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  1. Birkdale Golf Club was Formed

    • Birkdale Golf Club was Formed

    Birkdale Golf Club was Formed

    On 30 July 1889, nine gentlemen met at the home of Mr J C Barrett and it was here that they took the unanimous decision to form themselves into a Club, to be called the Birkdale Golf Club. The founder members at the first meeting were Messrs George Crowther, R L Worsley, Digby Johnson, John Coney, RG Hayward, W M Simpson, B R Simpson and W W P Shatwell. The somewhat daunting task that they set out to achieve was "to make all necessary arrangements and incur all necessary expense as to preparing the course and greens, hiring a professional and providing suitable accommodation for a Clubhouse etc."

    Mr Weld Blundell offered ground in Liverpool Road at the annual rent of £5 and in return was invited to become the first President of the Club. It was formally agreed that the opening day would be Saturday 5 October. The Treasurer would provide "whiskey and aerated waters" for the opening ceremony and Mr R G Hayward was elected to be the first captain.

    On the 23 December 1889 the members of the Club voted unanimously in favour of allowing ladies to use the links, "on and not exceeding three days each week, but not on a Saturday or Bank Holiday." The original 9 hole course was on Shaw Hills, behind Bedford Road to the south of East Ward. In 1897 the Club moved to the Birkdale Hills where an 18 hole course was constructed.

    The Birkdale Golf Club was an enlightened place. From the earliest days women have played a prominent part in the history of Birkdale. The first lady members were elected in 1890 and the ladies' section has remained, ever since, an integral part of the Club. In fact one of the first tournaments held at Birkdale was the 1909 Ladies' British Open Match-Play Championship, won by Miss Dorothy Iona Campbell.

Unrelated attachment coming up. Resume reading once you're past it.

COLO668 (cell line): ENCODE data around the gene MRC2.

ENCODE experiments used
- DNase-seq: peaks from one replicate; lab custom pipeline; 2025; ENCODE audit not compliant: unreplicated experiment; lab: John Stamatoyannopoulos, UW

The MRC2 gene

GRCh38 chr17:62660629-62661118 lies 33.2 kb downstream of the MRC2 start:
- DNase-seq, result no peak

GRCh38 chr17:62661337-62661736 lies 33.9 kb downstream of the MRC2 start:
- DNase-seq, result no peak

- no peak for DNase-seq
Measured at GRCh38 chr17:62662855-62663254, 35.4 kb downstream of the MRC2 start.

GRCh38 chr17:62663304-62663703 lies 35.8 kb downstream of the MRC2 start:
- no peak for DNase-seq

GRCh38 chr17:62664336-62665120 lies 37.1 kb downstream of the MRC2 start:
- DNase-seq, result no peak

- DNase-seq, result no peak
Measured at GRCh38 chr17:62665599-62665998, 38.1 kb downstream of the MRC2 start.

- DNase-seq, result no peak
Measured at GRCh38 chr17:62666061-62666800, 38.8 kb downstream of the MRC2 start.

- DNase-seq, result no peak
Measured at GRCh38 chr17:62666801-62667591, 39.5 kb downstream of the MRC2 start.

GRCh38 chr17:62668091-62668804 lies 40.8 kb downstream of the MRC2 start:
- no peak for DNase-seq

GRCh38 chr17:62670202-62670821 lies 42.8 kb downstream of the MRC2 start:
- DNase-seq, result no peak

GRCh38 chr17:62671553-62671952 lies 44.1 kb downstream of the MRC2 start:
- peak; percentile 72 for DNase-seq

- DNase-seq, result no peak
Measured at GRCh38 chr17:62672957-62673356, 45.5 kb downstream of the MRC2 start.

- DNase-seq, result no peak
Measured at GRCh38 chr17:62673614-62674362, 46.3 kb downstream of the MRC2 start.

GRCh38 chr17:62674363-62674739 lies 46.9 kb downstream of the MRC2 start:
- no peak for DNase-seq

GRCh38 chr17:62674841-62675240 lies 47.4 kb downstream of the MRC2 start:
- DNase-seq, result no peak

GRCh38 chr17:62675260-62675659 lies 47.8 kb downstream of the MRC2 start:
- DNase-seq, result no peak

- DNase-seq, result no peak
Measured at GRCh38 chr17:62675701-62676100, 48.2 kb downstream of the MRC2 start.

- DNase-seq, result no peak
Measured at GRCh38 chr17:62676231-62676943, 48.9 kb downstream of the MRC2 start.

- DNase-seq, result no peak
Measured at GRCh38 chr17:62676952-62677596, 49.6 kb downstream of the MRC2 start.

2. Decision to move to Birkdale Hills

    • Decision to move to Birkdale Hills

    Decision to move to Birkdale Hills

    A meeting of four members held at 17 Sweeting Road, Liverpool, on 11 September 1894, resulted in one of the most significant entries in the original Minute Book. "Three o'clock at the Estate Office was fixed for going over the new links on Monday September 17."

    This is the first time that "new links" are mentioned, but it took three years for all doubts to be removed from the minds of the Committee members that the move was worthwhile. The reasons for hesitation now seem amusing enough for repetition. It was thought that the game of golf might prove to a passing fashion, a temporary craze "like ping-pong". And it was even feared in some quarters that if the Mersey silted up, the American liners might some day have to leave from Ainsdale, resulting in a considerable rise in the value of the land!

    The annual rent for the new links was set at one hundred pounds. However, there were teething problems. The original Clubhouse built in 1897 had to be demolished in 1903. "Someone had blundered", the building being beyond the boundary of the land leased by the Club! A new permanent Clubhouse was opened on 30 September 1904, on a sandhill overlooking the then 18th, now 4th, green from the seaward side. This remained in service until 1935.

  3. Development of the Links

    • Development of the Links

    Development of the Links

    In 1922 the Club sought to buy the course from Mr. Weld Blundell, but the asking price of £19,000 was considered to be too high. Southport Corporation eventually became the new owners and fears that they would take over the course were thankfully groundless and a seven-year plan was put into operation to prepare the course for Championship standard.

    This involved the building of a new Clubhouse (which was opened in the summer of 1935), and also a grand remodelling of the design of the course. The Club employed a company called Hawtree and J H Taylor Ltd, one being a prominent golf course architect and the other a player who had dominated the Open Championship during the 20 year period immediately prior to the First World War. Their philosophy was to lay out holes in the valleys between the sand hills rather than over them. This enabled Birkdale to gain the reputation of being one of the fairest of the championship courses. They designed a course which was tough but fair. It rewarded the straight hit but punished the wayward shot with its surrounding buckthorn and dwarf willow scrub. The fairways threaded through the valleys and this left the mighty sand dunes as perfect natural vantage points for spectators.

    This legend adorned the wall of the first Clubhouse, and is a fitting reminder to all of the responsibilities incumbent on golfers of every generation,

    "As the earth is not meant to be carted away The divots you cut in the course of your play Should be neatly replaced by your caddie or you, with their roots to the earth and their blades to the blue"